Polling done in July indicates voters aren’t especially interested in raising taxes until the city negotiates true pension reform, which is why the City Council decided on Tuesday to delay any action on revenue ballot measures.
Questions put forward to 1,206 voters in San Jose from July 13-19 asked about quarter-cent and half-cent sales tax increases, which could go toward the general fund by simple majority approval or to public safety services by two-thirds approval. The poll, conducted by Fairbank, Maslin, Maullin, Metz and Associates, found that 57 percent of voters would consider approving a quarter-cent sales tax, with only 31 percent firmly supporting the idea.
The margin of error for the survey was 2.8 percent.
While results for a quarter-cent sales tax increase appear to be on the right side of the ledger for majority approval, Mayor Chuck Reed and other councilmembers said that support would likely erode through opposing campaign efforts. They did say that November 2012 might be a better time to approach voters about a sales tax increase.
Despite signing a state budget on time, Gov. Jerry Brown was unable to garner enough Republican support for a special election to extend a one-cent sales tax increase that was approved by the Legislature in 2009. The current sales tax in San Jose is 8.25 percent.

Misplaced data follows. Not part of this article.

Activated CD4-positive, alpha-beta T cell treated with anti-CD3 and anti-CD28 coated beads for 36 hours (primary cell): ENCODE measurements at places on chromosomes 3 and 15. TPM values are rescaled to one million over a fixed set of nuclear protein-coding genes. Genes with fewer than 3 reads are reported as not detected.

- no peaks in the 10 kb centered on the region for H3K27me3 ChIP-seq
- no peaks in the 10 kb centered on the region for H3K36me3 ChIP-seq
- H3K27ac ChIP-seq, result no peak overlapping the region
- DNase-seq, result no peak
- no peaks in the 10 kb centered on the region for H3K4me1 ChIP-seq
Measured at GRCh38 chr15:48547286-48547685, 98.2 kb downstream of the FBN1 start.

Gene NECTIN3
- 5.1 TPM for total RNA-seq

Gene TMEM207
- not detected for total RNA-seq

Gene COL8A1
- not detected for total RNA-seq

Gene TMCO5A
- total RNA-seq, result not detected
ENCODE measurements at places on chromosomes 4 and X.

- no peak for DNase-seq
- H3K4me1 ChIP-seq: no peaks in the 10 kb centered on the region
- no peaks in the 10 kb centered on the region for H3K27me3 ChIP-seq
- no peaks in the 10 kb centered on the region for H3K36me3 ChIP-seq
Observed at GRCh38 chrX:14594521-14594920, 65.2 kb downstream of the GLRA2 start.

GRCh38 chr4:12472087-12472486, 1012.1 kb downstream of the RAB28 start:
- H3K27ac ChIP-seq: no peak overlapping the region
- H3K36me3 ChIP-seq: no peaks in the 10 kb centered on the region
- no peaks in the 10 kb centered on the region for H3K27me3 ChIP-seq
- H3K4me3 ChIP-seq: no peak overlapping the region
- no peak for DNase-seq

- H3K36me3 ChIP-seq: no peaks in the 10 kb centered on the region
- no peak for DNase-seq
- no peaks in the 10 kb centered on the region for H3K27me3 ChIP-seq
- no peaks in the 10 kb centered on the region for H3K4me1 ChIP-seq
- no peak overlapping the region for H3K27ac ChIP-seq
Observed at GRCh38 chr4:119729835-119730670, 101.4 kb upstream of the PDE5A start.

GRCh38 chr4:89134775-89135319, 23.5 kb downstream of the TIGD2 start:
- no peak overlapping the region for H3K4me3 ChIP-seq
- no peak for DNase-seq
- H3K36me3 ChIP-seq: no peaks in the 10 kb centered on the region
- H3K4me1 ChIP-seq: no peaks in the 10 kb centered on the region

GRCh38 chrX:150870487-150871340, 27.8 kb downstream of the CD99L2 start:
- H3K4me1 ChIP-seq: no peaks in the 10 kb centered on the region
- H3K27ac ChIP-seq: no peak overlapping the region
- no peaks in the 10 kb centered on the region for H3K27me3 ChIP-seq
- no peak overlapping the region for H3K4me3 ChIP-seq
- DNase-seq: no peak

Reed has been pushing to declare a fiscal emergency since May, which he has said would pave the way for pension reform ballot measures. His attempts have been repeatedly delayed. The city is currently negotiating retirement benefits reform with its unions through October while also discussing pension reform ballot measures for March 2012.
City officials have estimated that San Jose will experience a budget shortfall of $78 million for the 2012-13 fiscal year, which would be the 11th straight year San Jose has been outspending its revenue. The mayor has said the city cannot afford to cut back services any further after eliminating hundreds of positions in June, laying off police officers for the first time in the city’s history and cutting back hours for libraries and community centers.